Researchers uncover skull's potential in diagnosing and treating brain diseases like Alzheimer's

Scientists have found a new approach to diagnose brain diseases.
Scientists have found a new approach to diagnose brain diseases. Copyright Reuters
By Roselyne Min with Reuters
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The study findings could open up new possibilities to monitor brain inflammation simply by scanning the surface of the patient’s head.


Monitoring and treating brain conditions such as Alzheimer's and strokes has been a challenge due to the vital organ’s inaccessibility.

The brain is protected by the skull and other surrounding membranes.

Now scientists at Helmholtz Munich in Germany have uncovered a more complex relationship between the skull and the brain.

They say their findings could offer new diagnosis and treatment options and“revolutionise brain health monitoring in the future with non-invasive skull imaging”.

Immune cells trying to access the brain

Recent studies have suggested direct connections between the skull's bone marrow and the outermost surface of the brain's protective membranes, the meningeal surface.

“The team of scientists found that these connections often traverse even through the outermost and toughest layer of membrane, the dura, opening up even closer to the brain surface than previous thought,” according to a statement from Helmholz Munich.

Neuroinflammation, a common feature of neurological diseases such as Alzheimer's, stroke, and multiple sclerosis (MS), can be caused when immune cells from the skull get into the brain.

“To give an analogy, you can think of it as a castle. The brain is inside and there's the army outside. They [invaders, the immune cells] want to destroy the inside, but they're blocked, right?” said Ali Ertürk, head of the Institute for Tissue Engineering and Regenerative Medicine at Helmholtz Munich.

“But there are actually small gates we found with this study, with high-resolution, there are tiny, small gates - that people didn't know (of) before - in the wall. And these gates can open and when they open, these guys get in, and then they cause brain damage," he added.

The researchers also found using PET imaging that signals from the skull mirrored those from the underlying brain. The changes in these signals corresponded to disease progression in patients with Alzheimer's and stroke.

Tissue clearing and 3D imaging

The team also found, in analyses of both mouse and human bones, that the cells in the skull’s bone marrow are “unique in their composition and in their disease response” and those "brain-specific" cells and molecules harboured in the skull cannot be found in other bones.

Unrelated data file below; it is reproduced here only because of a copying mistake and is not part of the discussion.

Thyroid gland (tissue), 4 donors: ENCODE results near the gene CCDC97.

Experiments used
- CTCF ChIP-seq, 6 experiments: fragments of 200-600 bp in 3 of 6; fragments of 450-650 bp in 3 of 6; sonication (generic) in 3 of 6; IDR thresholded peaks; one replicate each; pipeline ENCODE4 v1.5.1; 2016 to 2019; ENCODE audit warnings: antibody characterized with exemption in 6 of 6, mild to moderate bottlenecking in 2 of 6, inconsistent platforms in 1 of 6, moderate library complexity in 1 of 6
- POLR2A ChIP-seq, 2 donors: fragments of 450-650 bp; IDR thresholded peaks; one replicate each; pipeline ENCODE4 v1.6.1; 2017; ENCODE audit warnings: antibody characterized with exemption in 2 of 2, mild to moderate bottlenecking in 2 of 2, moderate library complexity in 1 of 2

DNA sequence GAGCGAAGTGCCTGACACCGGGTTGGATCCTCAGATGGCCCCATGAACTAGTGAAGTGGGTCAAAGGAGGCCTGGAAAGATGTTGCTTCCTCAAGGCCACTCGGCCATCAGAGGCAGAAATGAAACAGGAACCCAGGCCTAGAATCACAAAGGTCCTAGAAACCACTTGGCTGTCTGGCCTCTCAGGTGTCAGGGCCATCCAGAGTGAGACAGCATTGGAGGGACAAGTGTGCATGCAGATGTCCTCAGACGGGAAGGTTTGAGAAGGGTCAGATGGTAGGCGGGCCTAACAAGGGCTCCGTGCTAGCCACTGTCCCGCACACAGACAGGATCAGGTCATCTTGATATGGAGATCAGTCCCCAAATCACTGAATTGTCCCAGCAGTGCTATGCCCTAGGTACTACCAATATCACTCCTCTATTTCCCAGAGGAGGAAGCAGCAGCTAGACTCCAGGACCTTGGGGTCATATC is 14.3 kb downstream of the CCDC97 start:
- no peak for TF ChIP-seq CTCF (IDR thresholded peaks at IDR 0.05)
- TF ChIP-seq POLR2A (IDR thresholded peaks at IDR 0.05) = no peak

To generate high-resolution images of the skull, meninges, and the brain for the first time the research team used “tissue clearing”, a specialised method to make organs and bones transparent.

"Think about this like looking into a glass of milk versus water. What we do is converting milk into water, and that requires some biochemical processes, including dehydration. And we remove the white particles of the milk. Then the transparent part remains. When it's transparent like this, light can travel, and then we can visualise inner structures,” Ertürk explained.

The team then used 3D imaging to visualise the conduits facilitating the movement of immune cells back and forth.

"We could see them cell by cell, end to end. And that revealed to us that indeed there are also connections between the human skull and the surface of the brain, and we are now able to utilise these connections, first to monitor brain diseases and potentially to treat brain diseases,” said Ertürk.

All these findings together open up new possibilities to monitor brain inflammation simply by scanning the surface of the patient’s head using ultrasound or other methods. It could also enable early diagnosis and "potentially even aid in preventing the onsets" of the diseases.

Ertürk's team of about thirty researchers who worked on the project for over four years hopes that “more accessible and practical ways” to monitor neurological diseases will be developed.

For example, small, portable detectors could be attached to the head permanently to deliver a continuous stream of information instead of periodic MRI and PET scans.


“Our vision is that as the skull is just the surface, we don't need to put people into MRI machines, but potentially using smartwatches or as small detectors. We just put it to the surface of the skull and that will show you what is the disease in the brain,” said Ertürk.

For more on this story, watch the video in the media player above.

Video editor • Roselyne Min

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